Guernsey WW1 memorial may be restored
- 16 June 2014
- From the section Guernsey
A memorial to soldiers who lost their lives in World War One, which was taken down in the 1950s, could be restored.
The wooden plaque was first unveiled in 1917, in memory of those killed from the St Peter Port Parish in Guernsey.
By the end of the war, it had been extended to include 193 parishioners who were killed in the conflict.
Douzenier Keith Pike has already raised £900 of the £2,000-£3,000 needed to create a new version of the memorial, which he hopes to unveil in August.
The plaque, made from walnut and zinc, was put on a wall at the top of the High Street.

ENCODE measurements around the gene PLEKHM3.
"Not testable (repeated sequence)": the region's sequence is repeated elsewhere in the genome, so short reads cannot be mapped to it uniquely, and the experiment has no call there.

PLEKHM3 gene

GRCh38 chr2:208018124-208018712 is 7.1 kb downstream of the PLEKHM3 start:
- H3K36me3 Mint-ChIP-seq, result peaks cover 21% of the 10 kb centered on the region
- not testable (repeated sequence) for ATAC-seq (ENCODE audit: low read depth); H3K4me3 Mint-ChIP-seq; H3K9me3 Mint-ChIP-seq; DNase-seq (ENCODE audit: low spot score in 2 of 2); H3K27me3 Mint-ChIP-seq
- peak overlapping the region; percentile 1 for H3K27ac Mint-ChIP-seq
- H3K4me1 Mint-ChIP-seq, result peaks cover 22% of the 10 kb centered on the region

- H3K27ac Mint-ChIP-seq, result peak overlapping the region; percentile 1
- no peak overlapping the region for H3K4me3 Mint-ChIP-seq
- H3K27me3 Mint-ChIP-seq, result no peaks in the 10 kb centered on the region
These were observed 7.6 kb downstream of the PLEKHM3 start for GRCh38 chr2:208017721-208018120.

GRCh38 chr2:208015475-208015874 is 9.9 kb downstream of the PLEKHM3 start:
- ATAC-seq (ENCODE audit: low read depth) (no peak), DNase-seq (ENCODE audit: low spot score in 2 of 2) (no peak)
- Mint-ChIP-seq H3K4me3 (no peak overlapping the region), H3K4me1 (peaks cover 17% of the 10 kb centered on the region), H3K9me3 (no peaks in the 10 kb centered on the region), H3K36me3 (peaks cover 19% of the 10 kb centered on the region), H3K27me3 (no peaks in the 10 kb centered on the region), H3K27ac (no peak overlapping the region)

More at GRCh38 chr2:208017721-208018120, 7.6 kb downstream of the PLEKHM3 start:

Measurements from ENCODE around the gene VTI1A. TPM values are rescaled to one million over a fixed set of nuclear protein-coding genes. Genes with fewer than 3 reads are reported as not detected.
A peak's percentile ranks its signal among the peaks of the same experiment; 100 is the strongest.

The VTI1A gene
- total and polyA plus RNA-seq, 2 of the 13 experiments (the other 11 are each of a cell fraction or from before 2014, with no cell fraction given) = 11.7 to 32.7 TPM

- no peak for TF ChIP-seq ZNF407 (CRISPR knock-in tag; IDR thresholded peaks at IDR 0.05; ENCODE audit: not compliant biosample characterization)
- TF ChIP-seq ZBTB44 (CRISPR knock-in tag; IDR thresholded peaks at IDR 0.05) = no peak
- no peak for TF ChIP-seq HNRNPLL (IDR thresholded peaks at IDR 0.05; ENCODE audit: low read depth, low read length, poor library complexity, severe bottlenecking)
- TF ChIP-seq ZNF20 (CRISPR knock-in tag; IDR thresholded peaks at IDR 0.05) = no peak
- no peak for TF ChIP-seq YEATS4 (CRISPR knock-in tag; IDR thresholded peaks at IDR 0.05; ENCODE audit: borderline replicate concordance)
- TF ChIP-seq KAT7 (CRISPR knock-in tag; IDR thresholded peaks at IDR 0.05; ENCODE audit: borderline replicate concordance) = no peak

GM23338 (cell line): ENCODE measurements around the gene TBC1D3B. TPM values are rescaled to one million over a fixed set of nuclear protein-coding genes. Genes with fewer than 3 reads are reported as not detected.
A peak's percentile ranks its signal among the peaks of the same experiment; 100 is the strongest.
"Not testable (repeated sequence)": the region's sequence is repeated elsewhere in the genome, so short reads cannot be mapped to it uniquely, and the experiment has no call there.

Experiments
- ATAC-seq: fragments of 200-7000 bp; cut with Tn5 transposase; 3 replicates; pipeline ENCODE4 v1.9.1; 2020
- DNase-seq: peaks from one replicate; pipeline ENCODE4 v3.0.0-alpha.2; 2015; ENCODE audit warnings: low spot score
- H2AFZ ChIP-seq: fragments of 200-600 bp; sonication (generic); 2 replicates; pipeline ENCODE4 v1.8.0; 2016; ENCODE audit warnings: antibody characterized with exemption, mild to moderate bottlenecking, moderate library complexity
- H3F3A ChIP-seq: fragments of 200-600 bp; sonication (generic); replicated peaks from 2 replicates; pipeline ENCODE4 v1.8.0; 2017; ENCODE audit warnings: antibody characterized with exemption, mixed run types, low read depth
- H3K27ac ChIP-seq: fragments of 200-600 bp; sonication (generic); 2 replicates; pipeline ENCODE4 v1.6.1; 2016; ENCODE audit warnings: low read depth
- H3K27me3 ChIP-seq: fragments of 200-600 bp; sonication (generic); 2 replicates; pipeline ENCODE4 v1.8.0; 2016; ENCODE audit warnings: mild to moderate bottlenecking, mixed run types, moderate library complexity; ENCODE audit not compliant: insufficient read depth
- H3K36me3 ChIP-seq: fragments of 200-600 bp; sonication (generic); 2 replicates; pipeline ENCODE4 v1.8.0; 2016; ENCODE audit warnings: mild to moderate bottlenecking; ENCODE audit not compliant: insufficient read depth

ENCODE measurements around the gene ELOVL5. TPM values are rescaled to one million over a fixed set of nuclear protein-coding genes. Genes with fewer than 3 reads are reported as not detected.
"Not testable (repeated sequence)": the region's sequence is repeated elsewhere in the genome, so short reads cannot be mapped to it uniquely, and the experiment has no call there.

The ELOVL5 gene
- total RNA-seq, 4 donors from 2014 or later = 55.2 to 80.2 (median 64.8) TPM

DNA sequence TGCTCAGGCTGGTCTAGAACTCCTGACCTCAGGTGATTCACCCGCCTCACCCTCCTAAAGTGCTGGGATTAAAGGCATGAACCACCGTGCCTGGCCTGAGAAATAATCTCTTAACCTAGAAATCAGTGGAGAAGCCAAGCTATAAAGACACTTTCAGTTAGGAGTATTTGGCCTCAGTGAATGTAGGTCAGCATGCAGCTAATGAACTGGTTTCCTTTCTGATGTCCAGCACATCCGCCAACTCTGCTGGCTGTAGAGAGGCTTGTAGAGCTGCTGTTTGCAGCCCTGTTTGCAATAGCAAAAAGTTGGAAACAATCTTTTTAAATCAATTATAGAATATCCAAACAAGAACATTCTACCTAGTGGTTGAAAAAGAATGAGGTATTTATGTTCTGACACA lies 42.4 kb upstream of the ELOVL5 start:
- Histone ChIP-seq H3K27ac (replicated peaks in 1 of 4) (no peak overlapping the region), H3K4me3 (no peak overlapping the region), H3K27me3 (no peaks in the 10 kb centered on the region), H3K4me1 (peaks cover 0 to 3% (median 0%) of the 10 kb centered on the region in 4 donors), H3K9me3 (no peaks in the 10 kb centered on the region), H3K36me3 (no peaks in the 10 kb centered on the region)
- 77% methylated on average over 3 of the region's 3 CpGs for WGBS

It was removed in 1955 during work to the wall on which it sat. It was in bad condition and needed about £50 - the equivalent of about £1,200 - of renovation work if it was to be restored.
The parish authorities decided against the work as all those named were remembered on the Bailiwick War Memorial, at the top of Smith Street, which lists those killed from across Guernsey, Alderney, Sark and Herm in both world wars.
Mr Pike said the new version would be made of acrylic so it would be more hardwearing.
He said he would like donations from the public as this was how the money for the original plaque had been raised.
Guernsey store Les Riches, which had owned the wall when the plaque was first unveiled, created a smaller version of the memorial for a millennium project at Admiral Park.